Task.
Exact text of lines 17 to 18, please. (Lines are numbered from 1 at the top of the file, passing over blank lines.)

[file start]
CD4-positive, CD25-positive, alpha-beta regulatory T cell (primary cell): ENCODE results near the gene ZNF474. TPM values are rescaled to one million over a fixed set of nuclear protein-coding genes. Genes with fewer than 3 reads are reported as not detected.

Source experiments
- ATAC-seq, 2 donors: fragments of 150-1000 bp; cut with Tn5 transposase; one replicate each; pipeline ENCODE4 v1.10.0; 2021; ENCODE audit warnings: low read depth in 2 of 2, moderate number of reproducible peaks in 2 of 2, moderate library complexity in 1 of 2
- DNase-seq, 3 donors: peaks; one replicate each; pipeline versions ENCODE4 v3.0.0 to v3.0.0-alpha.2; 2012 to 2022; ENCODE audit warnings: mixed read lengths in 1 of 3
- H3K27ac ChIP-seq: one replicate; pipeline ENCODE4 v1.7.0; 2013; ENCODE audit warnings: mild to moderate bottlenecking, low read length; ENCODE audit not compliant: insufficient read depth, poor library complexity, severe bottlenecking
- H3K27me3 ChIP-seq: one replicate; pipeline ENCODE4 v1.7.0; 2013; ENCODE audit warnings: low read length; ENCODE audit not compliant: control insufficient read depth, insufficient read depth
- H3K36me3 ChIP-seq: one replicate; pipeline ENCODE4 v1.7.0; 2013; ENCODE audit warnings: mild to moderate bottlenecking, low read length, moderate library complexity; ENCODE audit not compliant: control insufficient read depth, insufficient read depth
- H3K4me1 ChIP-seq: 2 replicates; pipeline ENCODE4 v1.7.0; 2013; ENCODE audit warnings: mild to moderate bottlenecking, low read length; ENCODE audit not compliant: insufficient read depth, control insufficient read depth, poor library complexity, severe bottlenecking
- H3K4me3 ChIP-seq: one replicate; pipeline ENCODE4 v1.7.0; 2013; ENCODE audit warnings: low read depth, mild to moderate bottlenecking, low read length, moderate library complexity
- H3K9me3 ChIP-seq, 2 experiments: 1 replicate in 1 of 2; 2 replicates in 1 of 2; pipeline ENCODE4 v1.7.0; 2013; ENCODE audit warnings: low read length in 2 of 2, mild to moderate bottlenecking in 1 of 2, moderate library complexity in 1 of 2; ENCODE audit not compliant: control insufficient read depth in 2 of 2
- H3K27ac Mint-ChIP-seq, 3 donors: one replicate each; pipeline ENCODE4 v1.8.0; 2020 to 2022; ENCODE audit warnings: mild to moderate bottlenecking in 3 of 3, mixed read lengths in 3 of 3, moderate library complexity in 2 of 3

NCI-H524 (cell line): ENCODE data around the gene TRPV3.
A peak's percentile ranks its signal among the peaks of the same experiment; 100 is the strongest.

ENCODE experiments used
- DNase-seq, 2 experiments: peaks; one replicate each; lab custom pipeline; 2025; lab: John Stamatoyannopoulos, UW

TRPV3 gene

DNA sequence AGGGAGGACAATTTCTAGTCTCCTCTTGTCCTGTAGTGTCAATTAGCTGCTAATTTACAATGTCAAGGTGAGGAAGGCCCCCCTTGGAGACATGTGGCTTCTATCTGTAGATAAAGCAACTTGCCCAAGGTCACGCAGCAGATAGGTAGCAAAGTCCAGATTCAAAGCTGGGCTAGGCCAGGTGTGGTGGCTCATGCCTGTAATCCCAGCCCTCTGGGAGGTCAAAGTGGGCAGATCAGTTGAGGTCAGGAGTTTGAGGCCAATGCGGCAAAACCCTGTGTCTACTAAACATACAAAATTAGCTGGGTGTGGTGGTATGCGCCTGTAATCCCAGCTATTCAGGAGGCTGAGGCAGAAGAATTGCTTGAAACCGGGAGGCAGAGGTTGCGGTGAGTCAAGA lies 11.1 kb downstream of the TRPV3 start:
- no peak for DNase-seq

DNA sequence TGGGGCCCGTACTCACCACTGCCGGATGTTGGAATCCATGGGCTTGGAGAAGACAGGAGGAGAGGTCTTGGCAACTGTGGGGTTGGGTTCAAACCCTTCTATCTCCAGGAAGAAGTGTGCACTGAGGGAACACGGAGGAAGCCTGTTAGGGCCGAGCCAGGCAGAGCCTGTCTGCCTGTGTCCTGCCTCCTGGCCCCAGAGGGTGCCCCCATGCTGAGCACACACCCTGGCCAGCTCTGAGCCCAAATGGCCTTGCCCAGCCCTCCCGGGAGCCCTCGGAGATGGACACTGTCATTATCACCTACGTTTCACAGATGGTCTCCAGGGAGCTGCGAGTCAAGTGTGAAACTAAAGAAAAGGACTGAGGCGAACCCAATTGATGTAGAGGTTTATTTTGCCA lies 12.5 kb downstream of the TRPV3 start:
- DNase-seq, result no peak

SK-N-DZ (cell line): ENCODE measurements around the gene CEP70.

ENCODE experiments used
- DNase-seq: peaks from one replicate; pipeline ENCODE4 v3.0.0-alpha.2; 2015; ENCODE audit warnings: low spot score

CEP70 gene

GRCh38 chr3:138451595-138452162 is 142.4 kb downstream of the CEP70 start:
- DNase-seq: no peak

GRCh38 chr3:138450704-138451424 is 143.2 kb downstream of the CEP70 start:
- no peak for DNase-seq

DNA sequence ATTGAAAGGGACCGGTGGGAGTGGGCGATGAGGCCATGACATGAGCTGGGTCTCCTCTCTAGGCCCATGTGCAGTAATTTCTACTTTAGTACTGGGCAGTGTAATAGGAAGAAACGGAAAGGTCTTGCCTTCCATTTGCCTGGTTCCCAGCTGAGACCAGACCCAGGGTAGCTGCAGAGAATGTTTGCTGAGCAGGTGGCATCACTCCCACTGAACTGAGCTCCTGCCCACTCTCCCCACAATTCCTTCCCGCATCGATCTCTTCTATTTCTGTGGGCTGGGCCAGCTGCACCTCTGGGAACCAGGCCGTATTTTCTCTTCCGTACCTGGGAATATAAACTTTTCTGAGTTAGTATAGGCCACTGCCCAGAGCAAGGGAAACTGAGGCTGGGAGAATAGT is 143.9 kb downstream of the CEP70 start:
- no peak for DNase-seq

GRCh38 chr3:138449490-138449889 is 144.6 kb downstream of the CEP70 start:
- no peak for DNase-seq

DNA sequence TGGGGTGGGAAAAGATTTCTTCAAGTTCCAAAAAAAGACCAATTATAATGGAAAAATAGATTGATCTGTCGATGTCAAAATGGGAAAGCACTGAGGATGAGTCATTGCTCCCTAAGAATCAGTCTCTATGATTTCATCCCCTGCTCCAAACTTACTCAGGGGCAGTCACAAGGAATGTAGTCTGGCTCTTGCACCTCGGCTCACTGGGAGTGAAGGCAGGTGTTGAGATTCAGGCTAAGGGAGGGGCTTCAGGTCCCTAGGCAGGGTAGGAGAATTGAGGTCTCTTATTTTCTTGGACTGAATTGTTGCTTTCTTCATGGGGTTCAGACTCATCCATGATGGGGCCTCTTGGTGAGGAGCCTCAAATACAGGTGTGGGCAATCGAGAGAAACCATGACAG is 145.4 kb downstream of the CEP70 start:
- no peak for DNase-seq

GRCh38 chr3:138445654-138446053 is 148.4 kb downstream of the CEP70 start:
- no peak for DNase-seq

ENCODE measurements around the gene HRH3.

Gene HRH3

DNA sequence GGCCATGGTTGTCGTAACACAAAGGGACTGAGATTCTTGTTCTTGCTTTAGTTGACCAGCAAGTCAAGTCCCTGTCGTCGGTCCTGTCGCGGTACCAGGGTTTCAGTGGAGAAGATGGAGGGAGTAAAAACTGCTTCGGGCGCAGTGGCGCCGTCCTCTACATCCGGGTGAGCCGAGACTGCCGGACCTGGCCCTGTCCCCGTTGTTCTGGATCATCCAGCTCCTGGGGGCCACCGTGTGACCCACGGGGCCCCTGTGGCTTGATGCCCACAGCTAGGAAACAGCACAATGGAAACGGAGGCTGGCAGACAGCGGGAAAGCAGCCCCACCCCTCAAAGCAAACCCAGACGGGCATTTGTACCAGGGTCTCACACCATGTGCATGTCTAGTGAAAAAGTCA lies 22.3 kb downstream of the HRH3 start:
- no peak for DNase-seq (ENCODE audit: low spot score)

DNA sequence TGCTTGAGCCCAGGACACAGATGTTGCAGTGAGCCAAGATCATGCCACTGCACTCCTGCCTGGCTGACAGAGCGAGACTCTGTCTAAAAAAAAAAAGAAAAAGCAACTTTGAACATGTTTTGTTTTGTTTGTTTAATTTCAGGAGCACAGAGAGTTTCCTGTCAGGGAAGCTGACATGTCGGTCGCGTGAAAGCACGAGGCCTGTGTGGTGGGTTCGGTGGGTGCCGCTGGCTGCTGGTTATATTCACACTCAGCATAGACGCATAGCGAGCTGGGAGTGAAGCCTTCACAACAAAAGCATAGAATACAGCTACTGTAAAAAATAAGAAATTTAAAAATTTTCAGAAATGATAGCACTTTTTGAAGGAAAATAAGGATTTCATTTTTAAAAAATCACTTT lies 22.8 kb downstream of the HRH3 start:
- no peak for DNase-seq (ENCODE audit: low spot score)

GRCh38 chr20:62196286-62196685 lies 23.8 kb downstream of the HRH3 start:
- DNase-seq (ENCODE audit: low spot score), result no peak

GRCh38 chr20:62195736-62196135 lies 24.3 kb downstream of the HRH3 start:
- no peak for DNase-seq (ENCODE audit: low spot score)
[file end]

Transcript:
DNA sequence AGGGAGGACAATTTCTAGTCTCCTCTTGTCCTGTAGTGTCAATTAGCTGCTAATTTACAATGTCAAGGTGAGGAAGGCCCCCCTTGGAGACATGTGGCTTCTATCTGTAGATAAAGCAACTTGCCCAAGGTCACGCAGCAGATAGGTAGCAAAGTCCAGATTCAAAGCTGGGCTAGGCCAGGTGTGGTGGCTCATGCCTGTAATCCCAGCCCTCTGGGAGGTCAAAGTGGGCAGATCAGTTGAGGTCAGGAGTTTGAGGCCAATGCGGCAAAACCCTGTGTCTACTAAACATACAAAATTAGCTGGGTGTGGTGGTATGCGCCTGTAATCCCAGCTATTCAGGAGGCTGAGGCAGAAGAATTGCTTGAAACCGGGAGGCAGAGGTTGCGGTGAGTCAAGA lies 11.1 kb downstream of the TRPV3 start:
- no peak for DNase-seq